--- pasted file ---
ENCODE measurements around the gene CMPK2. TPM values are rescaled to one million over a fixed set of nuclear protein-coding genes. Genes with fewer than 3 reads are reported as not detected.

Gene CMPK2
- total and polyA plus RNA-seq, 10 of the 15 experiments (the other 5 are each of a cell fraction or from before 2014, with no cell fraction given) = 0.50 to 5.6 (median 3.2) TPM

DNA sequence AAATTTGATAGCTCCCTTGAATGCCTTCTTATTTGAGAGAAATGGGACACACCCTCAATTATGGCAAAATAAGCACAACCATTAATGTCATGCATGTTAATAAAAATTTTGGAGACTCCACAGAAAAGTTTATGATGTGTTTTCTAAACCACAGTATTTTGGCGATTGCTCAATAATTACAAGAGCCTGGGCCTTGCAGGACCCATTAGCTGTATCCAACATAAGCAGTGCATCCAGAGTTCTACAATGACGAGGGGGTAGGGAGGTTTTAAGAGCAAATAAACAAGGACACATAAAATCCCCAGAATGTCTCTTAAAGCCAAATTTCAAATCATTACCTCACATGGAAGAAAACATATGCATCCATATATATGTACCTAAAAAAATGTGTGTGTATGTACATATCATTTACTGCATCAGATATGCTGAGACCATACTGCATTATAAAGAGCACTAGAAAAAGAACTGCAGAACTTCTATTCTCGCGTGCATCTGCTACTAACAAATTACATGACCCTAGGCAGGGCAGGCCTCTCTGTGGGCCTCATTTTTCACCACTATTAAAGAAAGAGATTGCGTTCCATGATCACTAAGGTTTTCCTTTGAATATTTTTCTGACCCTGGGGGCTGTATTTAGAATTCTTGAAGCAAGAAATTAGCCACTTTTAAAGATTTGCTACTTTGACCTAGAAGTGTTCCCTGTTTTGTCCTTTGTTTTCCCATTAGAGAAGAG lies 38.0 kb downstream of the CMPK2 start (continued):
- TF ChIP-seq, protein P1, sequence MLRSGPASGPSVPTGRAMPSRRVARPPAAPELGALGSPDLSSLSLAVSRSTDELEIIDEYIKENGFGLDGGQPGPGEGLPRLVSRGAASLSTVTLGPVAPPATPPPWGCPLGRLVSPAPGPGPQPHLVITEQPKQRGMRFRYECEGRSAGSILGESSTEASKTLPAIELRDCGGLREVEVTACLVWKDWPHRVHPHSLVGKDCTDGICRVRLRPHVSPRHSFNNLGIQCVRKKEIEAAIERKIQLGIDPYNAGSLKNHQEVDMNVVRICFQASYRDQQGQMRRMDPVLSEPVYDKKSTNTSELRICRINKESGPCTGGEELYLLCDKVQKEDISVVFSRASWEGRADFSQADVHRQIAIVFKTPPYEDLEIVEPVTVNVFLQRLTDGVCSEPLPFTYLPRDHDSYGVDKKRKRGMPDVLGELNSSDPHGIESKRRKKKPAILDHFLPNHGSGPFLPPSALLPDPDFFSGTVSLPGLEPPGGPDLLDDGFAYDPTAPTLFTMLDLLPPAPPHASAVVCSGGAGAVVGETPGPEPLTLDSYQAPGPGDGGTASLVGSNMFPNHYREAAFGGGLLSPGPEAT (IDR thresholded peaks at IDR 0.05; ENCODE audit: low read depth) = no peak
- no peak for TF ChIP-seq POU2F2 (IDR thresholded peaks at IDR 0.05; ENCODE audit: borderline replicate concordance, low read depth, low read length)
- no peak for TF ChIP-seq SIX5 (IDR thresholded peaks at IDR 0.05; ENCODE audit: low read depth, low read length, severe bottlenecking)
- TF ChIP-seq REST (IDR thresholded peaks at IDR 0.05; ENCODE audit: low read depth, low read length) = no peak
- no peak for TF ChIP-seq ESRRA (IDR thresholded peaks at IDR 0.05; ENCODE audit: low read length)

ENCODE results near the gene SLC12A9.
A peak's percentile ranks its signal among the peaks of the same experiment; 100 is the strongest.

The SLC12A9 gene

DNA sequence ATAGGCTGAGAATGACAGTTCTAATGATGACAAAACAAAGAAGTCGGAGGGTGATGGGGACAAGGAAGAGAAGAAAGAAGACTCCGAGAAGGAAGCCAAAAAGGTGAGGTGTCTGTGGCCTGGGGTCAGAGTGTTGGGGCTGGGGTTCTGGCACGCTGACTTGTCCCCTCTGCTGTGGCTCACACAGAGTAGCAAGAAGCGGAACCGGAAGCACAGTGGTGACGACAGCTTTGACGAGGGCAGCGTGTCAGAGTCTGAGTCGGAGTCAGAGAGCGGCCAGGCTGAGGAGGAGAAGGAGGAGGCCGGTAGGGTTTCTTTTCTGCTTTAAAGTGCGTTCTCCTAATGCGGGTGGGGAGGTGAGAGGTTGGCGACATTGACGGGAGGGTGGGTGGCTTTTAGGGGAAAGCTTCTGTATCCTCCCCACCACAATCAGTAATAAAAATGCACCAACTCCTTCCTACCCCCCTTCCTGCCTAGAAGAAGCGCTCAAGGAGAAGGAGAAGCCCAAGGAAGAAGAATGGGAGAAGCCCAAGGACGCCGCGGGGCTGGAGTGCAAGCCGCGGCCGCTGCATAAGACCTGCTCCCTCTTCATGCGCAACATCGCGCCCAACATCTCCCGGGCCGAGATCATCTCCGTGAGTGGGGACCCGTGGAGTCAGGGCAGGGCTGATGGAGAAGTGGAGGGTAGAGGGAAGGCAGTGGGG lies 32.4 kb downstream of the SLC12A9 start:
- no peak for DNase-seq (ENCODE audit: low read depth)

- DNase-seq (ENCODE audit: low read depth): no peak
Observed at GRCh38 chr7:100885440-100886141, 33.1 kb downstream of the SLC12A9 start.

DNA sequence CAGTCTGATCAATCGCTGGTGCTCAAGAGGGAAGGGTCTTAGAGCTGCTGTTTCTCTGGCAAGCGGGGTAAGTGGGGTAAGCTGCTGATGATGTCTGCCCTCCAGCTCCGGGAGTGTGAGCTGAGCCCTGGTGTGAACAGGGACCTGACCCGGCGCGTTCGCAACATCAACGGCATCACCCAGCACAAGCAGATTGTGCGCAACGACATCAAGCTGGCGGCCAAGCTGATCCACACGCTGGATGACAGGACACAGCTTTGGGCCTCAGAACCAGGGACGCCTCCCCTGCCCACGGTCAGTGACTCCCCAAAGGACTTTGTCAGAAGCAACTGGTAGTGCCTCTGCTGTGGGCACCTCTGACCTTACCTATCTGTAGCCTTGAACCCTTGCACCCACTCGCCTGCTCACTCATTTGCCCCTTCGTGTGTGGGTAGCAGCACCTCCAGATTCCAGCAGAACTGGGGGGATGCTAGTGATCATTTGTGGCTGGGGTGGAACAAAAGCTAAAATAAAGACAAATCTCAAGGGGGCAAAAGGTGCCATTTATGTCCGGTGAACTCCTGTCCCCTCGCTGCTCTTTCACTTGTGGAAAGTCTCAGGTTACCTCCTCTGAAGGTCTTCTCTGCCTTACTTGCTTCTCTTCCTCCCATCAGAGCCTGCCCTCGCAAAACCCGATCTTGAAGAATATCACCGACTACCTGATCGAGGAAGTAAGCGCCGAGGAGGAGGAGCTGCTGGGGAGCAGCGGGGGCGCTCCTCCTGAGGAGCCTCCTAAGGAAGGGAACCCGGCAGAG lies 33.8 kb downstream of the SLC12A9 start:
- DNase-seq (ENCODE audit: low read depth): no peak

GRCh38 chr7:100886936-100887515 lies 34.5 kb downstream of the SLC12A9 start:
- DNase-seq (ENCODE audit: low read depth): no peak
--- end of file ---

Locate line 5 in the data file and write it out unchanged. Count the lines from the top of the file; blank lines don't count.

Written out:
- TF ChIP-seq, protein P1, sequence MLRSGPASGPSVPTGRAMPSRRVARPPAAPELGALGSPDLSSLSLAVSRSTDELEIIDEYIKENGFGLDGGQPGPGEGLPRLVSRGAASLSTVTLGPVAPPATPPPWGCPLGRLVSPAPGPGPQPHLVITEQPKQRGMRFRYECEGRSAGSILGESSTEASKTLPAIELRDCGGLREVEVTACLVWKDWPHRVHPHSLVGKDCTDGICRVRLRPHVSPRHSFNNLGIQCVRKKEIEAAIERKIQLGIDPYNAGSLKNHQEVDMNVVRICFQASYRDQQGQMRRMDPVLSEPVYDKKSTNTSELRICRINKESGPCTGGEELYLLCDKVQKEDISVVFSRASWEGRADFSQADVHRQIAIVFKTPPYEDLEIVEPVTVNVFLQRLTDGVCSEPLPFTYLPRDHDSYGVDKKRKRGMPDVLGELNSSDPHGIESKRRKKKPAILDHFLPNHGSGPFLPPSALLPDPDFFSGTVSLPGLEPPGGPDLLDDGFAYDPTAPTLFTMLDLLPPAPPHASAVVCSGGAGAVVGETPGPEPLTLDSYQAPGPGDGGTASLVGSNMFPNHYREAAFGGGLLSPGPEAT (IDR thresholded peaks at IDR 0.05; ENCODE audit: low read depth) = no peak